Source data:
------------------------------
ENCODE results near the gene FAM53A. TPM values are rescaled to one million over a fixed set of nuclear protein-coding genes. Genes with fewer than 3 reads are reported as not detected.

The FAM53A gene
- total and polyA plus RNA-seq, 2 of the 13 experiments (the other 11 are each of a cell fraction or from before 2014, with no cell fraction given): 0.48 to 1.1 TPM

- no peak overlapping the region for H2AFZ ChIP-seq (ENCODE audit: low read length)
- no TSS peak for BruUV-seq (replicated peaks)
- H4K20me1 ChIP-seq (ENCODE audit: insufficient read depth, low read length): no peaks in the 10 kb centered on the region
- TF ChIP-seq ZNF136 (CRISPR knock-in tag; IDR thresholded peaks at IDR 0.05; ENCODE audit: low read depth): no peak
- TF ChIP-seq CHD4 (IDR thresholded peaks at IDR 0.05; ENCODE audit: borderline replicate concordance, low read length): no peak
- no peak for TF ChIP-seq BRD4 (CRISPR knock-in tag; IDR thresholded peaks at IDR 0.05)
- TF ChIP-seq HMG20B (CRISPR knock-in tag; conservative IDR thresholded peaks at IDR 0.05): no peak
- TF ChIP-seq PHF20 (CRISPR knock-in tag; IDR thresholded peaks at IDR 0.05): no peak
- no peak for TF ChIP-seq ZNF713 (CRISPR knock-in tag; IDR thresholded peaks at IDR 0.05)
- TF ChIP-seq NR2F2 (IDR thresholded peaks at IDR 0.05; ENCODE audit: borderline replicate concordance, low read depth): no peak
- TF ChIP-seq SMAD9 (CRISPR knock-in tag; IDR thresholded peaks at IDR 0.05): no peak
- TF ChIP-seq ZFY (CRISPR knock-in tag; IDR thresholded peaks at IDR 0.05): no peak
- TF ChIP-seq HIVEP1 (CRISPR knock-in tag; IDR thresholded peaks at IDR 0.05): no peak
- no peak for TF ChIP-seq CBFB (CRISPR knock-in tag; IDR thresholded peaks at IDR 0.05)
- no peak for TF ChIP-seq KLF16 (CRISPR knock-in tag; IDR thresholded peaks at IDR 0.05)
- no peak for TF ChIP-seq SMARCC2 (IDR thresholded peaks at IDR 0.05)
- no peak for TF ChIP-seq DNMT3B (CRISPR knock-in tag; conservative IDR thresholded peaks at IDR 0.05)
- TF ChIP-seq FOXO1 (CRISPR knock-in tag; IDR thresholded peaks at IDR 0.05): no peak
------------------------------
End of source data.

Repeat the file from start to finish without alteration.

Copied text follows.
ENCODE results near the gene FAM53A. TPM values are rescaled to one million over a fixed set of nuclear protein-coding genes. Genes with fewer than 3 reads are reported as not detected.

The FAM53A gene
- total and polyA plus RNA-seq, 2 of the 13 experiments (the other 11 are each of a cell fraction or from before 2014, with no cell fraction given): 0.48 to 1.1 TPM

- no peak overlapping the region for H2AFZ ChIP-seq (ENCODE audit: low read length)
- no TSS peak for BruUV-seq (replicated peaks)
- H4K20me1 ChIP-seq (ENCODE audit: insufficient read depth, low read length): no peaks in the 10 kb centered on the region
- TF ChIP-seq ZNF136 (CRISPR knock-in tag; IDR thresholded peaks at IDR 0.05; ENCODE audit: low read depth): no peak
- TF ChIP-seq CHD4 (IDR thresholded peaks at IDR 0.05; ENCODE audit: borderline replicate concordance, low read length): no peak
- no peak for TF ChIP-seq BRD4 (CRISPR knock-in tag; IDR thresholded peaks at IDR 0.05)
- TF ChIP-seq HMG20B (CRISPR knock-in tag; conservative IDR thresholded peaks at IDR 0.05): no peak
- TF ChIP-seq PHF20 (CRISPR knock-in tag; IDR thresholded peaks at IDR 0.05): no peak
- no peak for TF ChIP-seq ZNF713 (CRISPR knock-in tag; IDR thresholded peaks at IDR 0.05)
- TF ChIP-seq NR2F2 (IDR thresholded peaks at IDR 0.05; ENCODE audit: borderline replicate concordance, low read depth): no peak
- TF ChIP-seq SMAD9 (CRISPR knock-in tag; IDR thresholded peaks at IDR 0.05): no peak
- TF ChIP-seq ZFY (CRISPR knock-in tag; IDR thresholded peaks at IDR 0.05): no peak
- TF ChIP-seq HIVEP1 (CRISPR knock-in tag; IDR thresholded peaks at IDR 0.05): no peak
- no peak for TF ChIP-seq CBFB (CRISPR knock-in tag; IDR thresholded peaks at IDR 0.05)
- no peak for TF ChIP-seq KLF16 (CRISPR knock-in tag; IDR thresholded peaks at IDR 0.05)
- no peak for TF ChIP-seq SMARCC2 (IDR thresholded peaks at IDR 0.05)
- no peak for TF ChIP-seq DNMT3B (CRISPR knock-in tag; conservative IDR thresholded peaks at IDR 0.05)
- TF ChIP-seq FOXO1 (CRISPR knock-in tag; IDR thresholded peaks at IDR 0.05): no peak